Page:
As you said, the conversation at Indaba was informal (was a doubt I had, asked on the context of a workshop), and it's very much accessory to this situation, and since this is not a clear-cut case, it doesn't matter anymore. I apologize for any inconvenience this misunderstanding may have caused to you, as it was not my intention to make you take sides, but just ask for some help (some clarification).

Thank you very much for clarifying that the Foundation's Legal department is happy to assist if needed to assess the legality of configuration changes to projects, this is something we have been discussing how to do this at our VP, and that information will certainly be very helpful.

While we are at it, could you please further clarify how should the Foundation's Legal department be contacted about this, since we are discussing that as a community at wiki.pt?

Also, can we know more about those multiple initiatives in partnership with Product that are being discussed, which could help us?

Thanks,
Paulo

dbarratt added a subscriber: dbarratt.EditedAug 28 2020, 1:20 AM

@Erico

To answer the questions directly from the description on a purely technical basis:

a) is it possible to ban IP edits?

According to the documentation, Yes.

There are a few wikimedia wikis that have this configuration set already:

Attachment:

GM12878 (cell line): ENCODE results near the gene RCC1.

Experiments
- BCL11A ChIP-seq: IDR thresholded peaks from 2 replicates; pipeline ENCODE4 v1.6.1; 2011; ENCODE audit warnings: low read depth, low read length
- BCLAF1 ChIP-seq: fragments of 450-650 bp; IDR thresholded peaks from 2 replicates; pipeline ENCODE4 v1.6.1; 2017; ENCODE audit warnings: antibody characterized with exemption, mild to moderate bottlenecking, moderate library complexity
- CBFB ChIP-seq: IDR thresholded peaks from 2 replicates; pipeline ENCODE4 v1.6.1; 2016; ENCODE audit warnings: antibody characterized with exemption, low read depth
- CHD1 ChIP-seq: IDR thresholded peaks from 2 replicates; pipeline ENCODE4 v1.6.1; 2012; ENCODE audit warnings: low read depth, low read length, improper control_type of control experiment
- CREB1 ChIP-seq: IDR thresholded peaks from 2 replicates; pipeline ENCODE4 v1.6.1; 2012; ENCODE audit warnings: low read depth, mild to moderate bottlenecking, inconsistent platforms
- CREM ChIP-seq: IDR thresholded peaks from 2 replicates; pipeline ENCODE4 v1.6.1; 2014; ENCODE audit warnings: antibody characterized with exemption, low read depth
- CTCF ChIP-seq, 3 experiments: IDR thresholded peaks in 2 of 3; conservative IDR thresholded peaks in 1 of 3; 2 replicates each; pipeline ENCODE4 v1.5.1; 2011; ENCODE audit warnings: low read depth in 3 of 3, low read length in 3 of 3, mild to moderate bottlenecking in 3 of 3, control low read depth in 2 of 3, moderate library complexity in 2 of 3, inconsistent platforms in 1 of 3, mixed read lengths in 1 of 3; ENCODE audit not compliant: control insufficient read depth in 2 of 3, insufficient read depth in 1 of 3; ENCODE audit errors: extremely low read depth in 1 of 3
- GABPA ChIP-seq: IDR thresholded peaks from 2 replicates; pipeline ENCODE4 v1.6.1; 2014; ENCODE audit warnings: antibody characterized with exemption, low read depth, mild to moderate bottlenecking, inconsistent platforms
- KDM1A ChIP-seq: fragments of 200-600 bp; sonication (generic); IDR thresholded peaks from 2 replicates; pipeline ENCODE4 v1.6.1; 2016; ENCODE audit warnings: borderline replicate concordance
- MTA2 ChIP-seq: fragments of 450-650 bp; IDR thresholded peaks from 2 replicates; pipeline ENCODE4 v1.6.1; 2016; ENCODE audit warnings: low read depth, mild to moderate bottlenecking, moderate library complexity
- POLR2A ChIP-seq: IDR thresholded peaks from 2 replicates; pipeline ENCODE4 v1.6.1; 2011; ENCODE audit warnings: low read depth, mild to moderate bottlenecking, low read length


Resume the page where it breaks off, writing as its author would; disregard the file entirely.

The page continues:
Wikimedia Nederland, Wikimedia Suomi, Wikimedia Topluluğu, Wikimedia Sverige:
https://github.com/wikimedia/operations-mediawiki-config/blob/933cec2c2cfae7d76cffdab8c9b0ae2ffff9fcca/wmf-config/InitialiseSettings.php#L10120-L10132

All closed wikis (all of the wikis that have a strikethrough on Special:SiteMatrix):
https://github.com/wikimedia/operations-mediawiki-config/blob/933cec2c2cfae7d76cffdab8c9b0ae2ffff9fcca/wmf-config/InitialiseSettings.php#L10078-L10118

All fishbowl wikis (all of the wikis that have restricted write access, full read access on Special:SiteMatrix):
https://github.com/wikimedia/operations-mediawiki-config/blob/933cec2c2cfae7d76cffdab8c9b0ae2ffff9fcca/wmf-config/InitialiseSettings.php#L12596

Wikitech:
https://github.com/wikimedia/operations-mediawiki-config/blob/933cec2c2cfae7d76cffdab8c9b0ae2ffff9fcca/wmf-config/InitialiseSettings.php#L11320